Date of Defense
Postmodernism, as a concept, has been around since the early twentieth century, and is firmly and clearly defined within academia. It is a cultural and intellectual movement which is in reaction to modernity. Umberto Eco says "The postmodern reply to the modern consists of recognizing that the past... must be revisited: but with irony, not innocently." It has relativist tendencies, or as Elizabeth Wilson put it, "Postmodernism refuses to privilege any one perspective, and recognizes only difference, never inequality, only fragments, never conflict." More practically, and for the purposes of this project, it tends to be presented in decentralization, globalism, respect for the pre-modern, and a view of truth as socially constructed.
Within the Christian church, postmodernism has been expressed in different forms of liberal theology and most visibly in the movement called either "the emerging church" or the "emergent movement". Unfortunately, the postmodern distrust of definitions and institutions has meant that the emerging church has been hesitant to define itself clearly. The emerging church's relationship with postmodernism is rather complicated. It questions and rejects the historical influence of modernism on the church, while still desiring to maintain a common set of beliefs. Reflecting this reform attitude, The Next Wave.org, a prominent emerging website, talks of a "re-calibration, re-focusing, [and] re thinking."3 In fact, the emerging movement so clearly rejects the institutionalization of the church that it is loath to call itself a church at all. Brian McLaren, prominent author, pastor, and voice of the movement, and Tony Jones, National Coordinator of Emergent Village, prefer to call it a "conversation",4 reinforcing the de-centralized, anti-hierarchical nature of the movement. This term also connects to the postmodern idea of socially constructed truth. Despite this tremendous focus on incorporating postmodern approaches and speaking to postmodern generations, The Next Wave's website says, "We suspect postmodernism has as much or as little in common with Christianity as Modernism did."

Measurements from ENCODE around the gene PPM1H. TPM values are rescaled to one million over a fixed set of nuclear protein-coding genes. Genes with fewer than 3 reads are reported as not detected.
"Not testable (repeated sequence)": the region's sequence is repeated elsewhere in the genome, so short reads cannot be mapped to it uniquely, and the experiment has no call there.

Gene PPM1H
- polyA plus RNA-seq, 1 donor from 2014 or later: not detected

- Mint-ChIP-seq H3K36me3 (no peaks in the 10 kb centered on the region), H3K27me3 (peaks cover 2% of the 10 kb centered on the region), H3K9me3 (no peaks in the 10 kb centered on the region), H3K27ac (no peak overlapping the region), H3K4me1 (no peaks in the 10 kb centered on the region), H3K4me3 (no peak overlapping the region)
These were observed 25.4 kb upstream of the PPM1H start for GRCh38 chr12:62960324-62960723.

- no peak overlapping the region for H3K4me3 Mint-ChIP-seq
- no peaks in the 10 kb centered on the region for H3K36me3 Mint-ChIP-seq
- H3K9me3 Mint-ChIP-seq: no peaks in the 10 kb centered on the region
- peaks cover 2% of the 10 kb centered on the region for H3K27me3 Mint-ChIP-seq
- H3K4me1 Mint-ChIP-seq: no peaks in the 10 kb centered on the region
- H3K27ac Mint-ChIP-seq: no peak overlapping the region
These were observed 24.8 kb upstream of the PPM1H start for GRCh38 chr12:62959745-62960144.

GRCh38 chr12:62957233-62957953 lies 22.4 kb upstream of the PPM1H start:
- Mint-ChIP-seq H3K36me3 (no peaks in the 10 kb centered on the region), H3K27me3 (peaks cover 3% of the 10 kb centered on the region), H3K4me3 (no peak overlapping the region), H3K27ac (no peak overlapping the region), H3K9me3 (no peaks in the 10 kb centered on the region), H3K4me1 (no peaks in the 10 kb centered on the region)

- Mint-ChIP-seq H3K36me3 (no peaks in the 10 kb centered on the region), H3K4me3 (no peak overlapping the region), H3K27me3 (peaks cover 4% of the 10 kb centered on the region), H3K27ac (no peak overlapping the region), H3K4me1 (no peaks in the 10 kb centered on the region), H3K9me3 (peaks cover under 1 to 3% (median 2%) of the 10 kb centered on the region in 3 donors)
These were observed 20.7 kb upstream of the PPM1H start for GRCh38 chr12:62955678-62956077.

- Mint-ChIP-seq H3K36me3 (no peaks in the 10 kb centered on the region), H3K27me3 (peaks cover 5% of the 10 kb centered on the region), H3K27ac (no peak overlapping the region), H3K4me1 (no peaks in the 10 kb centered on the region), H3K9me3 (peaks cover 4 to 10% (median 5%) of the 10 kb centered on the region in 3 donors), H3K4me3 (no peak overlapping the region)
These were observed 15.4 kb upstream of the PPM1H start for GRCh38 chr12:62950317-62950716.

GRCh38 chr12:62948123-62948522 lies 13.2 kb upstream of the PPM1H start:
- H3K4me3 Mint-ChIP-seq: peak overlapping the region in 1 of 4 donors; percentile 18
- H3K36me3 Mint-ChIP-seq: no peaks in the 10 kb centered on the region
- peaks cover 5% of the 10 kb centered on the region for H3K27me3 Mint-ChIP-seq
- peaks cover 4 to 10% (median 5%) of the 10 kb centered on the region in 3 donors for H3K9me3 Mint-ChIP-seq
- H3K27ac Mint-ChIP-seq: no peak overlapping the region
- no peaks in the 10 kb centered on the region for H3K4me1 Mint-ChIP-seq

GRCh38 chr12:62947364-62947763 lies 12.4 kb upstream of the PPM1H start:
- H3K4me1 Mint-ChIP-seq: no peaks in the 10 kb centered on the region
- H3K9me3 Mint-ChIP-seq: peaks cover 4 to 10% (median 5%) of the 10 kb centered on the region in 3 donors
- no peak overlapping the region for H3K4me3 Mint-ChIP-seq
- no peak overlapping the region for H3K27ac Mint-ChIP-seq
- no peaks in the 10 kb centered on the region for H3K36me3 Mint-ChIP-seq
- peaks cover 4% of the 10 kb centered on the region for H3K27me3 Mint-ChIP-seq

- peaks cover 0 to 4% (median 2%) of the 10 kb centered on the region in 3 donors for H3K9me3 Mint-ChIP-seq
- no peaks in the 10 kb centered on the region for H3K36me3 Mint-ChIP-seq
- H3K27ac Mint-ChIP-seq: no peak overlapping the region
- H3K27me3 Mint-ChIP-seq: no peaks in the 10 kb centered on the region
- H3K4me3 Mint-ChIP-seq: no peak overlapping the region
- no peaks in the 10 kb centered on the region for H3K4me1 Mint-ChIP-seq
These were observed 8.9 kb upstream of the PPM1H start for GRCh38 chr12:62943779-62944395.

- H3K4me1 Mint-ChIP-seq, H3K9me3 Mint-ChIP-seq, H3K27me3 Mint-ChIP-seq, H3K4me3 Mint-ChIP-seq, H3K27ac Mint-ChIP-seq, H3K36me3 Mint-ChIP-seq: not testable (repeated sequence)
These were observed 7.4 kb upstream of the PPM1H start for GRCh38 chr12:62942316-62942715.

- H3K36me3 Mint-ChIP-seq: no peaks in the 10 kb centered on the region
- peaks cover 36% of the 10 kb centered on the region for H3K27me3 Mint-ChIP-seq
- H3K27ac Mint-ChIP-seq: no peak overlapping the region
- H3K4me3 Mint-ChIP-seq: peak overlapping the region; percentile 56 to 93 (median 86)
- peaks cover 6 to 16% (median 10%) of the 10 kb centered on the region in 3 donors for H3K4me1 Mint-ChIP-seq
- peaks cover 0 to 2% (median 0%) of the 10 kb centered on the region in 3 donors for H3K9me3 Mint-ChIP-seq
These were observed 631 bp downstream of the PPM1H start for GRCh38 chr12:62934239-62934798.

Williams, Caleb B., "Emerging Music: A Study of Music in the Emerging/Postmodern Church" (2009). Honors Theses. 1665.
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